We live in Utah that is famous (or infamous) for its Mormon culture. If you are not Mormon, it might not be easy to make friends, people might not understand your religious views or your political opinion. They might interrogate you why you and your husband do not have children.
From time to time I have this re-occurring conversation:
“Do you have children?” A kind, encouraging smile.
“Not, yet, huh? When are you planning to have kids?” A determined look into my face. Still smiling, though.
“We are not planning on having children.”
“Not planning to have children?”
“No, we are not planning to have children.”
A blank stare into my face.
“Why? Difficulties conceiving? I have a good doctor to recommend.”
“Thank you but no. We don’t want children.”
Usually after these words I get a dirty look that implies that admitting we don’t want children is some kind of a taboo. Something you don’t talk about, or think about. Apparently in Utah voluntary childlessness is a subject that is frowned upon.
When I honestly answer questions about why we don’t have children, I merely express my opinion. There is no intention to shock, to offend or to deceive.
No one ever asks parents why they have children. I cannot imagine a conversation that would go like this:
“Do you have children?”
“Yes. We have five!”
“Five? Why do you have five children? Trouble using birth control? I have a good doctor to recommend.”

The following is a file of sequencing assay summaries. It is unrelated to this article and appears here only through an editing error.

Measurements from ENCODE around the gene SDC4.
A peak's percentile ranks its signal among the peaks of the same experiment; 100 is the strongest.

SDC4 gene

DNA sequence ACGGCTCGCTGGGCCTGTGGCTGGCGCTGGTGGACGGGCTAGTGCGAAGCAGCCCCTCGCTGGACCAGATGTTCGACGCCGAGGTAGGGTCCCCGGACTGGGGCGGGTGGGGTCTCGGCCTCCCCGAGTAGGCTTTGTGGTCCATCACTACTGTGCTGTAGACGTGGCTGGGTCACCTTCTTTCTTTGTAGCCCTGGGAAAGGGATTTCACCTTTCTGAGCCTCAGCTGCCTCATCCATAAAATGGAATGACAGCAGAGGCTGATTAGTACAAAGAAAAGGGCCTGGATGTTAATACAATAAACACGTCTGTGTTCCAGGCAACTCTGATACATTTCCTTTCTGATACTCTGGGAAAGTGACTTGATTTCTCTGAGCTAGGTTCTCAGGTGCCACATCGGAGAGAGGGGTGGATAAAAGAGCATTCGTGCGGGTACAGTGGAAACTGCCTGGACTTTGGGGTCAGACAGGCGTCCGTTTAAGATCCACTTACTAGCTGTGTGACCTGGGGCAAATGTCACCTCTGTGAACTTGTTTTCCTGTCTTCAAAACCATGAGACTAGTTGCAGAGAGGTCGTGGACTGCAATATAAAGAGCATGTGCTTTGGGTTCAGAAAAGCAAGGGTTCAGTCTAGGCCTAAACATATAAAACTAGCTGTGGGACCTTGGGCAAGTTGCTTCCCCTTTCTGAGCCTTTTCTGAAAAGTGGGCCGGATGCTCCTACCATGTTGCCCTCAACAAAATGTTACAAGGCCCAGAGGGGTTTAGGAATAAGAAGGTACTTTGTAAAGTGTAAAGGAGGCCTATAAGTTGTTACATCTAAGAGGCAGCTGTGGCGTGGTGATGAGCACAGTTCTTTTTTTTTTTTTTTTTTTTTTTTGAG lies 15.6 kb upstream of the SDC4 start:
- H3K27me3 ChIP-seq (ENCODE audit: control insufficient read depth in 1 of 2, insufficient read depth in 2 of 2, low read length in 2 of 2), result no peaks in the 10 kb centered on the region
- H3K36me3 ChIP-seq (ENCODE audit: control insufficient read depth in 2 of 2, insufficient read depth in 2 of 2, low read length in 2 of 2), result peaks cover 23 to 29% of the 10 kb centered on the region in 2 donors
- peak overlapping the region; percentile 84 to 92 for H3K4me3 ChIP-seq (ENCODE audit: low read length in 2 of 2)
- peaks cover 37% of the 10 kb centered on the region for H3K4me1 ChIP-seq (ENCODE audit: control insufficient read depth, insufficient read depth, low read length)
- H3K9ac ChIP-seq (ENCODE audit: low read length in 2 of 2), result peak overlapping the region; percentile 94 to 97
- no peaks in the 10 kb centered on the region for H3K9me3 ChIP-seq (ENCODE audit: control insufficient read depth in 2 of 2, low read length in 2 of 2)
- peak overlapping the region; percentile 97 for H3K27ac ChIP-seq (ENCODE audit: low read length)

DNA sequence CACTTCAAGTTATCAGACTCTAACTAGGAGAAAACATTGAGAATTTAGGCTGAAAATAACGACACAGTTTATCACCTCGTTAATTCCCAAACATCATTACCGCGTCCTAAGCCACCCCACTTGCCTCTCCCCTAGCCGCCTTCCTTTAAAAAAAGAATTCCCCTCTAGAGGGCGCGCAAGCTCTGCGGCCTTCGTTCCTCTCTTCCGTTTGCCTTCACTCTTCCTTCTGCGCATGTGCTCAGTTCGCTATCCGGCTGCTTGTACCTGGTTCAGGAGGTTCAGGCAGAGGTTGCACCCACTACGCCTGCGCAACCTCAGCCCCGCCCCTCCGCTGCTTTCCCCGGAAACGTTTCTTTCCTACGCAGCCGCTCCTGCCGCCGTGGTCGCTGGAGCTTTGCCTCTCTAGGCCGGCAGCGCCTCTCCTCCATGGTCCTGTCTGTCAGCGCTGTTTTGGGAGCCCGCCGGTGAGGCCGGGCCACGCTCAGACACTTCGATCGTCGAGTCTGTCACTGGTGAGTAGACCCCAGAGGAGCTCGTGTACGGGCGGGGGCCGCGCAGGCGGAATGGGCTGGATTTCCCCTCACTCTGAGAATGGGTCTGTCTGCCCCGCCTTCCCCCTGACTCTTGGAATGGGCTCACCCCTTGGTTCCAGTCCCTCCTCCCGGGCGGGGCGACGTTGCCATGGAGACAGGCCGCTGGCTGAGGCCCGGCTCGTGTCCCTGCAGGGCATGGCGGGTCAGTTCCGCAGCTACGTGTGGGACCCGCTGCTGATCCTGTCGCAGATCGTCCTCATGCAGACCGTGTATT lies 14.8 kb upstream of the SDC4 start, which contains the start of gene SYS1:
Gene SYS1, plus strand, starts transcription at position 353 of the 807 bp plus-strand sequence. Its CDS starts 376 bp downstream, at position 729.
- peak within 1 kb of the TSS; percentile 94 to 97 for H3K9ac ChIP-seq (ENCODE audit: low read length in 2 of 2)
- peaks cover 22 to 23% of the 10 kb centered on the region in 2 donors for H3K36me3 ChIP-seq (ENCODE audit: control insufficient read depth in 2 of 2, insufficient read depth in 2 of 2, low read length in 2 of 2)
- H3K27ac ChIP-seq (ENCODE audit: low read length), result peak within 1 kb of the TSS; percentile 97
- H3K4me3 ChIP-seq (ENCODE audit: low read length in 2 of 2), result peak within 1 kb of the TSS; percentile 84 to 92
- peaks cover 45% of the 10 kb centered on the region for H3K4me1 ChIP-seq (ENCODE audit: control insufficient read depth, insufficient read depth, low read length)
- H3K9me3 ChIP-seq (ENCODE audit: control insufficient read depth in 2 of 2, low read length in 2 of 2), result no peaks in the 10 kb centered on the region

“Thank you but no. We are trying to conceive our sixth one.”
Once a man tried to persuade me to reconsider my position and have as many children as possible. He is a parent of three and had a fourth one on its way. He told me that I should seriously think about having children and used tax credits as a basis for his argument. Really?
Somehow, it feels like my husband and I are constantly being asked to justify our childless life. So, here is my very public justification of our decision not to have children.
Reason 1: Lifestyle.
We work a lot, we love our careers and we like our life the way it is.
Reason 2: Potential.
Potential is a powerful word carrying enormous possibilities for us to travel, sleep in, go out, stay in, watch TV, read, write, blog, shop, move and so on. You get the idea.
Reason 3: Future.
Future doesn’t scare me. It excites me. We don’t have to worry about saving up for college, a new car or a wedding. We don’t have to worry about what school to choose. We don’t have to spend sleepless nights waiting for a daughter to come back from her first date. We also don’t worry about who will take care of us when we will be old and sick. Somehow, I am sure we will figure it out.
Reason 4: Absence of Fascination.
We don’t share endless fascination with tiny bundles of joy, their coughs, sneezes, smiles, farts, tiny hands and plump fingers. There is nothing wrong with it. Not everyone was born to be a parent.